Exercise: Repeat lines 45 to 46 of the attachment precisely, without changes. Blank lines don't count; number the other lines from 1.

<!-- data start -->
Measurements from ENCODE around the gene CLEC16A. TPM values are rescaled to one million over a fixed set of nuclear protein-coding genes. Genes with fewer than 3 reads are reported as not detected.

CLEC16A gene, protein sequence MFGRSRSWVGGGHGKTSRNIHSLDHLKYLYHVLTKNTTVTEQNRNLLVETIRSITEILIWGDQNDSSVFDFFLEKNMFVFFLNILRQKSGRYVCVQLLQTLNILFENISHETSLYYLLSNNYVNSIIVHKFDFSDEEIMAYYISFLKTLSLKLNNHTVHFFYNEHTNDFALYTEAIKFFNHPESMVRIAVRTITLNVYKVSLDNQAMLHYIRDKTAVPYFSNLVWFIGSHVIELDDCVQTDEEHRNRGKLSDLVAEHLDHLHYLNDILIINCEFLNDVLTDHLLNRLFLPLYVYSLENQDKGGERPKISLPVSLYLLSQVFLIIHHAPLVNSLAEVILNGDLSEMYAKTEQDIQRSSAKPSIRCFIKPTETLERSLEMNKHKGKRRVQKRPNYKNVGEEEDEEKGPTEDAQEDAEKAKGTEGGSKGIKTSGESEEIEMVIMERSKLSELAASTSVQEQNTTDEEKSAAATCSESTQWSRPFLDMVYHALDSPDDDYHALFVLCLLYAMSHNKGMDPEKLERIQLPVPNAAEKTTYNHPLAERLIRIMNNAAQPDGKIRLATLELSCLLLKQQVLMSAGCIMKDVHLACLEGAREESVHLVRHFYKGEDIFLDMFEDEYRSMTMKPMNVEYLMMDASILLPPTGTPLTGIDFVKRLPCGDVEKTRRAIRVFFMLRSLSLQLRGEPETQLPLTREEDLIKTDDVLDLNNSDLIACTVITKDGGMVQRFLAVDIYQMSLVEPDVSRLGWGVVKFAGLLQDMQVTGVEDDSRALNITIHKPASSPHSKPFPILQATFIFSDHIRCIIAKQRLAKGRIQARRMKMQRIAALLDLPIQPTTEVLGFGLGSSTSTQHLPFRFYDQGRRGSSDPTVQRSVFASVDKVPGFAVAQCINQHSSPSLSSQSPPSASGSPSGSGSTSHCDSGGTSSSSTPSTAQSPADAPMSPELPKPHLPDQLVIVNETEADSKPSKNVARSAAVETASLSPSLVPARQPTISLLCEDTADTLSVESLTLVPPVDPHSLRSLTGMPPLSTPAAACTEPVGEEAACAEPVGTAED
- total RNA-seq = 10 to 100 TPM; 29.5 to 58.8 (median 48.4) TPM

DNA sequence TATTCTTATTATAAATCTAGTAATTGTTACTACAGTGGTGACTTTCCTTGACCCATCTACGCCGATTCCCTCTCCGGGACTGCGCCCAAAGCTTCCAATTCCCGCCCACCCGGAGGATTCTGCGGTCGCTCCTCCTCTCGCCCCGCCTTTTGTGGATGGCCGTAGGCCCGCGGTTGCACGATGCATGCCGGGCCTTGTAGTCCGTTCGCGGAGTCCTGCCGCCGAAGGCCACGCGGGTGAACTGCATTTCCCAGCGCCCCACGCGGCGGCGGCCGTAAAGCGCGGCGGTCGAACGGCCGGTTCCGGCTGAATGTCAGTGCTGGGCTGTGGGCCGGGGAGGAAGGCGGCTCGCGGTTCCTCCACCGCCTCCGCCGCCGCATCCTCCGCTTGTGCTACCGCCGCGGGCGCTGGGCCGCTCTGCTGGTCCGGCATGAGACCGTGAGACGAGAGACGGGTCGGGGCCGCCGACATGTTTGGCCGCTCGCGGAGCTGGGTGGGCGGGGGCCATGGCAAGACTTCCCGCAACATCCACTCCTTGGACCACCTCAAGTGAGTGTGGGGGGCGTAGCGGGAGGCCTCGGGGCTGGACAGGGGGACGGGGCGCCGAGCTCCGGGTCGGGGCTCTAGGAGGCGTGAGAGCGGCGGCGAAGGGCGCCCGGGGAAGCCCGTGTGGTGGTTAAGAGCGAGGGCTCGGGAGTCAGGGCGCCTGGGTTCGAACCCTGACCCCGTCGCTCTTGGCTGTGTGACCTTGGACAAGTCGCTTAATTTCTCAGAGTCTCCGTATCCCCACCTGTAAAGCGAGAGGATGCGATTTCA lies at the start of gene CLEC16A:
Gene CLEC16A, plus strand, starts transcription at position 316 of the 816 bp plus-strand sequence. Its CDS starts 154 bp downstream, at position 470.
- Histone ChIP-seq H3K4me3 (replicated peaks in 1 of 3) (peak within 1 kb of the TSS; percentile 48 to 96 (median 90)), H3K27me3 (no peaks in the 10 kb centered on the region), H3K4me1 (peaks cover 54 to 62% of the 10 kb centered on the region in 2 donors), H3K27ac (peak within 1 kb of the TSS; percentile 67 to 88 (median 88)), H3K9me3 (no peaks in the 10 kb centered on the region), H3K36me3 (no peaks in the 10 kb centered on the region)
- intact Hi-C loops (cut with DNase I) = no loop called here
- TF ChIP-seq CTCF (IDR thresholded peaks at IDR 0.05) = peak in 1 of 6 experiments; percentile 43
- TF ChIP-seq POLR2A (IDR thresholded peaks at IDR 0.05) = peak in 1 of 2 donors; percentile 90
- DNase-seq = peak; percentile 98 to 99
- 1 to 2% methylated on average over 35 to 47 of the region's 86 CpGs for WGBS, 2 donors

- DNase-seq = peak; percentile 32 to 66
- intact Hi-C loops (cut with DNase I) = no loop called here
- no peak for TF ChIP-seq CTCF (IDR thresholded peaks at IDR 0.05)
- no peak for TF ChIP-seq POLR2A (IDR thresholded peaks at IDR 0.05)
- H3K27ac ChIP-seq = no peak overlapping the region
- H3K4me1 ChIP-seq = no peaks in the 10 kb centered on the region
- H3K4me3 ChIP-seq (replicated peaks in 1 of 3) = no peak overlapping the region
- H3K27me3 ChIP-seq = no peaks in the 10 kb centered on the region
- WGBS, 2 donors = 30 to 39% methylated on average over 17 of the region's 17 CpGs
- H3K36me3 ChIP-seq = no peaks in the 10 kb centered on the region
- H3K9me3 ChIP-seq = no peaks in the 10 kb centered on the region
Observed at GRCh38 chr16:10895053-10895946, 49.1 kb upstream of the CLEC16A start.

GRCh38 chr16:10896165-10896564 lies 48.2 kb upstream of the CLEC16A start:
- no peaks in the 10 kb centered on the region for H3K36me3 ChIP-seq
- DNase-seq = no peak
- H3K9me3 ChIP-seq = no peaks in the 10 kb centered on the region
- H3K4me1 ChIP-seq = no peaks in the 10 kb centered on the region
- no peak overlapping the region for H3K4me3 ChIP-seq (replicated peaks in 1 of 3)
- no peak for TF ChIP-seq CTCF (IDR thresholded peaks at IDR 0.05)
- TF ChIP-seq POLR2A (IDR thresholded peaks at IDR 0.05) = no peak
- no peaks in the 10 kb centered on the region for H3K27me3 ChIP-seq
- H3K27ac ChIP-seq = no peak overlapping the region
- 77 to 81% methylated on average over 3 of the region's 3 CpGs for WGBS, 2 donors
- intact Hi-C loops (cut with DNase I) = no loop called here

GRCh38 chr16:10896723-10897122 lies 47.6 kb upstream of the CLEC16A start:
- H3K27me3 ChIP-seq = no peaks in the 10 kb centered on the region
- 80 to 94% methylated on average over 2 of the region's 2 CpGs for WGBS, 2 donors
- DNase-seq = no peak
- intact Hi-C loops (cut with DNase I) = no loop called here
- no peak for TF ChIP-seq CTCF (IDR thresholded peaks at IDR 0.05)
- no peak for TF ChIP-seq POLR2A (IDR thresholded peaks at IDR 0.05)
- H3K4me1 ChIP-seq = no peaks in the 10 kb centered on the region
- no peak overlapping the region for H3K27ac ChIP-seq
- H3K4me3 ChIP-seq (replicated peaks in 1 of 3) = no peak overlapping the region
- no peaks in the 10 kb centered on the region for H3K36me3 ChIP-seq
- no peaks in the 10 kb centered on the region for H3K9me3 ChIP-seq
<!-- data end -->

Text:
- H3K4me3 ChIP-seq (replicated peaks in 1 of 3) = no peak overlapping the region
- no peaks in the 10 kb centered on the region for H3K36me3 ChIP-seq